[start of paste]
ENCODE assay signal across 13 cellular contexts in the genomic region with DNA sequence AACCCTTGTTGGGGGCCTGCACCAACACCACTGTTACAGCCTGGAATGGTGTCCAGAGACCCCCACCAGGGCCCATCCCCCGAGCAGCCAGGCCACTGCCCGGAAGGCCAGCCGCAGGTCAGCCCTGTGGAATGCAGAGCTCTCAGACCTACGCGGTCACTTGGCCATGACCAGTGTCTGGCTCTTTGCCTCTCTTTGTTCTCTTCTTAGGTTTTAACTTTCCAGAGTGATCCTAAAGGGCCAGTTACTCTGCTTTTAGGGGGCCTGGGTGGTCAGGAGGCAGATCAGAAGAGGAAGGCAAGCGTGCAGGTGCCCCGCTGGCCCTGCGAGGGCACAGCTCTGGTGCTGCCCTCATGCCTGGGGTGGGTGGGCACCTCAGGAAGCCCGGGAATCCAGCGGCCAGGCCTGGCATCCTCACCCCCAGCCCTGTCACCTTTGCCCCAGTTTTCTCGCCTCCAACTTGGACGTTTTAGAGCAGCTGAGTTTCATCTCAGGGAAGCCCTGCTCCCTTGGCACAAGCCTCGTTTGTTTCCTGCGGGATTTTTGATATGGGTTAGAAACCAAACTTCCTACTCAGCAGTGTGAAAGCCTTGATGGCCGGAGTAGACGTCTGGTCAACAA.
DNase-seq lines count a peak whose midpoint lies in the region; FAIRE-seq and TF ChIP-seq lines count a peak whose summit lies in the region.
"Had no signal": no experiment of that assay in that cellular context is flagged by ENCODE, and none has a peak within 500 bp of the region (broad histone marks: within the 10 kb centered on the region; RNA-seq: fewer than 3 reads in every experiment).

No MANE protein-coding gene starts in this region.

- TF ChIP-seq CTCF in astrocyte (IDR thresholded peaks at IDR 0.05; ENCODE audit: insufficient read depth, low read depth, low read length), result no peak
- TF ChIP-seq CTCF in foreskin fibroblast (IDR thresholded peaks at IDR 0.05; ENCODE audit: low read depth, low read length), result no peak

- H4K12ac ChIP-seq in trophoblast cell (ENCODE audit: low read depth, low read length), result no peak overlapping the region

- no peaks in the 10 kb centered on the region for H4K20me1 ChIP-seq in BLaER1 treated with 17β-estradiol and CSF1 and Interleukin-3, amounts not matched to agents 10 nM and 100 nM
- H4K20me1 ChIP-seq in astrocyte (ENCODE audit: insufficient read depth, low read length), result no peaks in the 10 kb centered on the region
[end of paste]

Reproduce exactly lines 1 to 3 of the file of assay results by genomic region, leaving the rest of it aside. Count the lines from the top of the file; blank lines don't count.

ENCODE assay signal across 13 cellular contexts in the genomic region with DNA sequence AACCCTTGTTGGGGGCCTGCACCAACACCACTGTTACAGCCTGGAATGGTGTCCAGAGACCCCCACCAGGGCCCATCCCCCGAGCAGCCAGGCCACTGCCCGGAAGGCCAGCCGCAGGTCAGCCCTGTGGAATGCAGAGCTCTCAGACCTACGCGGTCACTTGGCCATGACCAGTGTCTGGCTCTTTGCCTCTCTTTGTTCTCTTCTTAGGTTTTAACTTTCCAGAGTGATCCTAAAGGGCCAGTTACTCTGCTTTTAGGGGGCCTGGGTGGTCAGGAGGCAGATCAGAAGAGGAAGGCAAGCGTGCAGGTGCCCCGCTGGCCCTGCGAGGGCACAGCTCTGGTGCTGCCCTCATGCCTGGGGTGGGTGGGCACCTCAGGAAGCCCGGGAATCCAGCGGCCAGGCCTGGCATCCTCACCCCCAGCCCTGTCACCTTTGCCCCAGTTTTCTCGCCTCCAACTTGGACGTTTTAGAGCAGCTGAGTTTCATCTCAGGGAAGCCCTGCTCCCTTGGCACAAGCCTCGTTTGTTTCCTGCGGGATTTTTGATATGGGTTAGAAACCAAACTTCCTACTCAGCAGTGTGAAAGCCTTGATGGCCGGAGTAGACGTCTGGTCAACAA.
DNase-seq lines count a peak whose midpoint lies in the region; FAIRE-seq and TF ChIP-seq lines count a peak whose summit lies in the region.
"Had no signal": no experiment of that assay in that cellular context is flagged by ENCODE, and none has a peak within 500 bp of the region (broad histone marks: within the 10 kb centered on the region; RNA-seq: fewer than 3 reads in every experiment).